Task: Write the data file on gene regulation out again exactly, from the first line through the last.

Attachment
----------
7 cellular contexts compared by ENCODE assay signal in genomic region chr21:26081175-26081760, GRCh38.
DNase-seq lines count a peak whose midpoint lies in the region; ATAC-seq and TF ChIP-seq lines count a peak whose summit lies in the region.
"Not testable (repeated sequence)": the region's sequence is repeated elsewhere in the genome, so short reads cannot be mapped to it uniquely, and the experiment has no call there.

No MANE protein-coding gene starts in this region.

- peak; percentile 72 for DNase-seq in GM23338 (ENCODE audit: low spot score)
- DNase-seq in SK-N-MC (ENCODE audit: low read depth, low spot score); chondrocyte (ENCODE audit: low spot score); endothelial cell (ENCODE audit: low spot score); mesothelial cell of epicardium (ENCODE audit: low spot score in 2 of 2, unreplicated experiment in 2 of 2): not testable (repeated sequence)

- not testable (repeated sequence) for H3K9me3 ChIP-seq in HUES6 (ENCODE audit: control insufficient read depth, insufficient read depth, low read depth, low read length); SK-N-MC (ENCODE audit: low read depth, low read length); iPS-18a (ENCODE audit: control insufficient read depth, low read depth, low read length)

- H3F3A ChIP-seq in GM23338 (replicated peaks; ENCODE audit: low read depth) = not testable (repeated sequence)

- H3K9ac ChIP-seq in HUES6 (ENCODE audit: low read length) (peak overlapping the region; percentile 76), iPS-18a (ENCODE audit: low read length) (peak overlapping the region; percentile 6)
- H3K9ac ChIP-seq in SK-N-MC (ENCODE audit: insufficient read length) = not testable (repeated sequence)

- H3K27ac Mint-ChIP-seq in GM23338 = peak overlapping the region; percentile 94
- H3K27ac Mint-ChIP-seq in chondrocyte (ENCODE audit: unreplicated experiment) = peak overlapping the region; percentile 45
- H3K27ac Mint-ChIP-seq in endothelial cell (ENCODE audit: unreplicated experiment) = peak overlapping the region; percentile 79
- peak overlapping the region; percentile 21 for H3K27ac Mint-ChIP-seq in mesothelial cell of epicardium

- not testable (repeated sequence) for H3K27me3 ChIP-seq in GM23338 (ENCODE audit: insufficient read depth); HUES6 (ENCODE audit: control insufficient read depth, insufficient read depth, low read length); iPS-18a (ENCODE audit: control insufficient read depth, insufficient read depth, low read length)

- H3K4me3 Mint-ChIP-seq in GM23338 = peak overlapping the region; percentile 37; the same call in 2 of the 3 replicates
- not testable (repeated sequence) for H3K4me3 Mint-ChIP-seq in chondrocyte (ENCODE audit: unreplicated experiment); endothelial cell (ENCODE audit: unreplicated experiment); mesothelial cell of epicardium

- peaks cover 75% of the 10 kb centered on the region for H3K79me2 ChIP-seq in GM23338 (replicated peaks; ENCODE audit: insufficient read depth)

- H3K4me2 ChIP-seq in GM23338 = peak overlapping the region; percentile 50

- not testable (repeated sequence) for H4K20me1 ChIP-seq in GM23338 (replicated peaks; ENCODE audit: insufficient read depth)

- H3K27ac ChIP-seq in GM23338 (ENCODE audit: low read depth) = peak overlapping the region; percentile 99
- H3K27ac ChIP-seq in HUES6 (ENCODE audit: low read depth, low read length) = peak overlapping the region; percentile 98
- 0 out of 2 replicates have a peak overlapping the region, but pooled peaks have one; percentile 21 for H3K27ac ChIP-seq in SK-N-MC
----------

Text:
7 cellular contexts compared by ENCODE assay signal in genomic region chr21:26081175-26081760, GRCh38.
DNase-seq lines count a peak whose midpoint lies in the region; ATAC-seq and TF ChIP-seq lines count a peak whose summit lies in the region.
"Not testable (repeated sequence)": the region's sequence is repeated elsewhere in the genome, so short reads cannot be mapped to it uniquely, and the experiment has no call there.

No MANE protein-coding gene starts in this region.

- peak; percentile 72 for DNase-seq in GM23338 (ENCODE audit: low spot score)
- DNase-seq in SK-N-MC (ENCODE audit: low read depth, low spot score); chondrocyte (ENCODE audit: low spot score); endothelial cell (ENCODE audit: low spot score); mesothelial cell of epicardium (ENCODE audit: low spot score in 2 of 2, unreplicated experiment in 2 of 2): not testable (repeated sequence)

- not testable (repeated sequence) for H3K9me3 ChIP-seq in HUES6 (ENCODE audit: control insufficient read depth, insufficient read depth, low read depth, low read length); SK-N-MC (ENCODE audit: low read depth, low read length); iPS-18a (ENCODE audit: control insufficient read depth, low read depth, low read length)

- H3F3A ChIP-seq in GM23338 (replicated peaks; ENCODE audit: low read depth) = not testable (repeated sequence)

- H3K9ac ChIP-seq in HUES6 (ENCODE audit: low read length) (peak overlapping the region; percentile 76), iPS-18a (ENCODE audit: low read length) (peak overlapping the region; percentile 6)
- H3K9ac ChIP-seq in SK-N-MC (ENCODE audit: insufficient read length) = not testable (repeated sequence)

- H3K27ac Mint-ChIP-seq in GM23338 = peak overlapping the region; percentile 94
- H3K27ac Mint-ChIP-seq in chondrocyte (ENCODE audit: unreplicated experiment) = peak overlapping the region; percentile 45
- H3K27ac Mint-ChIP-seq in endothelial cell (ENCODE audit: unreplicated experiment) = peak overlapping the region; percentile 79
- peak overlapping the region; percentile 21 for H3K27ac Mint-ChIP-seq in mesothelial cell of epicardium

- not testable (repeated sequence) for H3K27me3 ChIP-seq in GM23338 (ENCODE audit: insufficient read depth); HUES6 (ENCODE audit: control insufficient read depth, insufficient read depth, low read length); iPS-18a (ENCODE audit: control insufficient read depth, insufficient read depth, low read length)

- H3K4me3 Mint-ChIP-seq in GM23338 = peak overlapping the region; percentile 37; the same call in 2 of the 3 replicates
- not testable (repeated sequence) for H3K4me3 Mint-ChIP-seq in chondrocyte (ENCODE audit: unreplicated experiment); endothelial cell (ENCODE audit: unreplicated experiment); mesothelial cell of epicardium

- peaks cover 75% of the 10 kb centered on the region for H3K79me2 ChIP-seq in GM23338 (replicated peaks; ENCODE audit: insufficient read depth)

- H3K4me2 ChIP-seq in GM23338 = peak overlapping the region; percentile 50

- not testable (repeated sequence) for H4K20me1 ChIP-seq in GM23338 (replicated peaks; ENCODE audit: insufficient read depth)

- H3K27ac ChIP-seq in GM23338 (ENCODE audit: low read depth) = peak overlapping the region; percentile 99
- H3K27ac ChIP-seq in HUES6 (ENCODE audit: low read depth, low read length) = peak overlapping the region; percentile 98
- 0 out of 2 replicates have a peak overlapping the region, but pooled peaks have one; percentile 21 for H3K27ac ChIP-seq in SK-N-MC